On Thursday, 5 November 2015, the Court of Appeal delivered its much anticipated Judgment in the case of Gill Russell v HSE in relation to the “real rate of return”. The real rate of return is the investment return that a Plaintiff is assumed to obtain should he invest his lump sum settlement award. Simply put, the higher the real rate of return applied to a lump sum, the lower the award, and vice versa.

The Judgment, delivered by Ms Justice Irvine, effectively upholds the High Court judgment of Mr Justice Cross, which reduced the applicable real rate of return from the traditional 3% to between 1 and 1.5%. The impact of the Judgment on the quantum of lump sum settlement awards is hugely significant. The State Claims Agency has estimated that the application of a 1 - 1.5% real rate of return would increase the cost of meeting medical negligence claims by circa €100 million per annum. It will have a similarly significant effect on private insurers and on medical negligence and non-medical negligence personal injury awards.

What “Real Rate of Return” Now Applies?

The Court held that the applicable real rate of return depends on the head of damage concerned: 

  • Cost of future non-wage related care, i.e. aids & appliances/ancillary needs: 1.5% real rate of return;
  • Cost of future wage related care, i.e. nursing care: 1% real rate of return; The differential reflects a further downward adjustment to account for future wage inflation relevant to this head; and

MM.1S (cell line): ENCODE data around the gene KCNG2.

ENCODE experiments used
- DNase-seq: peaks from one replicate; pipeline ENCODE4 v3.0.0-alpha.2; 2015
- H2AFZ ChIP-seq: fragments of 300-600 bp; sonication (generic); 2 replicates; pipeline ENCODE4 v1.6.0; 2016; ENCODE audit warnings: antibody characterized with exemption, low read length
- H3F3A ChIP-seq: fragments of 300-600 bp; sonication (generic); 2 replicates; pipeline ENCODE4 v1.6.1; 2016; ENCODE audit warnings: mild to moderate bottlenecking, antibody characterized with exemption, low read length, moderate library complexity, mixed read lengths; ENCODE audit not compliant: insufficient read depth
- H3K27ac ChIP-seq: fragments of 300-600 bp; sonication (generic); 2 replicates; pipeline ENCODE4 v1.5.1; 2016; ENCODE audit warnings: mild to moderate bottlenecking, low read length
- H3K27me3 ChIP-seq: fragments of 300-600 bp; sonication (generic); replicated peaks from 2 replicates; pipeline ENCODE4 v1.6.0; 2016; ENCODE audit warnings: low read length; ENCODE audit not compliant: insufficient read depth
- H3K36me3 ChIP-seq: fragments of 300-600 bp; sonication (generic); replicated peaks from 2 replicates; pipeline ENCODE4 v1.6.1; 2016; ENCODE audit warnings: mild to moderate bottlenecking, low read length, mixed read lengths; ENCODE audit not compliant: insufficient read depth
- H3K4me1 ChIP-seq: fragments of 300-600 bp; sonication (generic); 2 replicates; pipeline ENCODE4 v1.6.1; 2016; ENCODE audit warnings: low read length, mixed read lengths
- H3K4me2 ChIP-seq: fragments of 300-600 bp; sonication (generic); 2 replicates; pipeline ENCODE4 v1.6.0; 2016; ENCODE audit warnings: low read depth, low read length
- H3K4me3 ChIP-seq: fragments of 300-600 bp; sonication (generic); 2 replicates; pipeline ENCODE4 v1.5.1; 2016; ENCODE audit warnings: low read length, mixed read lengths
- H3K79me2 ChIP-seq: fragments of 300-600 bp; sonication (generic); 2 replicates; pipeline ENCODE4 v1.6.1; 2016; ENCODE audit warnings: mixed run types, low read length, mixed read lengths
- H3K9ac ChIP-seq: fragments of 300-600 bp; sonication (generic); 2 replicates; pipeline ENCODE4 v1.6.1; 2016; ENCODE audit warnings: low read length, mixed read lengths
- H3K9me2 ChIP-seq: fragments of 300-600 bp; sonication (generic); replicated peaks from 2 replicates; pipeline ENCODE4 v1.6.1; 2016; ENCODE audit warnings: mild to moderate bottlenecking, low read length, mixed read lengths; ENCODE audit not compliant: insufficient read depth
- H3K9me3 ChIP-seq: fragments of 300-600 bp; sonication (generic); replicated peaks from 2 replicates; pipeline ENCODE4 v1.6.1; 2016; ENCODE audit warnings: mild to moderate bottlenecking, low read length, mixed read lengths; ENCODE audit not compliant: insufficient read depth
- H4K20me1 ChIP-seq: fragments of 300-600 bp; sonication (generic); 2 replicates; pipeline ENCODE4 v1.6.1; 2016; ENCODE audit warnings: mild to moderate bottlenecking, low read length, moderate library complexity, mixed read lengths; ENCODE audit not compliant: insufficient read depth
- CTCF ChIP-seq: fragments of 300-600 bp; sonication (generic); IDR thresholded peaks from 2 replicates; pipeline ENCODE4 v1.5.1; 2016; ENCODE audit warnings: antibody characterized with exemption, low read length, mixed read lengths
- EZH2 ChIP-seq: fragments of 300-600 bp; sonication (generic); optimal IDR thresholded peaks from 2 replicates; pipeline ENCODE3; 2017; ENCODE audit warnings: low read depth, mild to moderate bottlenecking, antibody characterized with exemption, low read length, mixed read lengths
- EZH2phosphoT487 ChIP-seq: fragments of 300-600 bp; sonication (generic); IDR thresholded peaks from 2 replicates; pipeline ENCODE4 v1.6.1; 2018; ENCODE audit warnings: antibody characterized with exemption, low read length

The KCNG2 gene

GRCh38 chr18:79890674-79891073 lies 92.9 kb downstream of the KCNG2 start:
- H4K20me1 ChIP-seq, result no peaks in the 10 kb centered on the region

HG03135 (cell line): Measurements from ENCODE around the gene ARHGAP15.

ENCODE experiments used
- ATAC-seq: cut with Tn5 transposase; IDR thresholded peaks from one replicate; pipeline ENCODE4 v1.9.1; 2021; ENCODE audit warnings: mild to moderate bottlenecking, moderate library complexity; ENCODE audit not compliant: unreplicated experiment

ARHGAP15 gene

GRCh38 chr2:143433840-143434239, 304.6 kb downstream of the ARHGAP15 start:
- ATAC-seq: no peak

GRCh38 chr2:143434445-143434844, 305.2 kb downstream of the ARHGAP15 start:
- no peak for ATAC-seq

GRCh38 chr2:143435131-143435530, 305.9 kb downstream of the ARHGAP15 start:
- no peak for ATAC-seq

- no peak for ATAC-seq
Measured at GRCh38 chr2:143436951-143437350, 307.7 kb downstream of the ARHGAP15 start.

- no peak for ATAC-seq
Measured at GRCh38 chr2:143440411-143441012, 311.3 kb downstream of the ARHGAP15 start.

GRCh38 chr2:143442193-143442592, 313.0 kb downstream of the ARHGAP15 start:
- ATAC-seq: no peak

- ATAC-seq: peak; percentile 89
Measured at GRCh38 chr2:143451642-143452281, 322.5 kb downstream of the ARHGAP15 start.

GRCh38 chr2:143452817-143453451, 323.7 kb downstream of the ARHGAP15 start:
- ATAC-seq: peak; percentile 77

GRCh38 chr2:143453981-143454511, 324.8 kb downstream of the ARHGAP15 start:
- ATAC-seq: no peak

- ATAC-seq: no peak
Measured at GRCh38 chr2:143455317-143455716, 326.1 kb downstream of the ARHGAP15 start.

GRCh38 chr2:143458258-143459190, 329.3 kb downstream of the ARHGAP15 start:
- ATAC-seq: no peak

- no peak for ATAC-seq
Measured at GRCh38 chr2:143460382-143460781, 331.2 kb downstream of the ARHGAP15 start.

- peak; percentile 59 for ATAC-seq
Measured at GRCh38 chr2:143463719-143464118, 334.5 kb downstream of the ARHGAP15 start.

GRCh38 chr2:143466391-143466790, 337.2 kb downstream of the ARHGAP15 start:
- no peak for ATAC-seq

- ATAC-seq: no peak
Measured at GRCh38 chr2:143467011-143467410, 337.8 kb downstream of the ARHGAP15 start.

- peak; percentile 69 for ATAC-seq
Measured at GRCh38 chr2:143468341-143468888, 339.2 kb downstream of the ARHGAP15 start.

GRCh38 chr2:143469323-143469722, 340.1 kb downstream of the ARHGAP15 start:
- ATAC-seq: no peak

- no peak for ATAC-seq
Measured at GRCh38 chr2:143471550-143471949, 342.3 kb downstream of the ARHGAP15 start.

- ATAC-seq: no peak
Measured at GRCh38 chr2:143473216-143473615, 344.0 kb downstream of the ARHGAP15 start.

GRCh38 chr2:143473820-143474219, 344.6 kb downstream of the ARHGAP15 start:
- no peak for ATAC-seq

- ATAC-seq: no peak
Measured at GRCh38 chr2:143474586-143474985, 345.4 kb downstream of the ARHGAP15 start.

• Future loss of earnings: 1.5% real rate of return - potentiallysee below.

A very short and theoretical case study of a 20 year old Plaintiff with a life expectancy of 71 provides a snap-shot illustration of the significance of this Judgment. An award for care costs of €6.2 million under the old 3% regime would become an award for €9.5 million using the new 1% rate.

To What Types of Cases Does it Apply?

While Gill Russell is a very seriously catastrophically injured Plaintiff, and these are medical negligence proceedings, the impact of the Judgment will be felt well beyond catastrophic injury medical negligence cases, and will likely apply to: 

  1. Medical negligence and non-medical negligence personal injury awards;
  2. Catastrophic and non-catastrophic injury cases: Commentary in the wake of Justice Cross’ initial judgment suggested that the judgment may only apply to extremely seriously catastrophically injured Plaintiffs, as Gill Russell undoubtedly is. This is because they would be considered to be especially risk averse, and therefore uniquely entitled to invest their award in the safest, and lowest-yielding, investment products available. It was argued that a Plaintiff with less serious injuries may be treated as an ordinary prudent investor who could invest in a more commercial way, and bear the risk that the market presents. However, Ms Justice Irvine did not accept that argument and commented that “most injured Plaintiffs enjoy no such comfort”. While every case will be treated on its own facts, the apparent implication is that the lower real rates of return will apply to most Plaintiffs so long as they can show that they will genuinely rely upon the award for their day to day requirements, and that they do not, for instance, have an alternative source of income that they can fall back upon should the investment of their award go wrong; and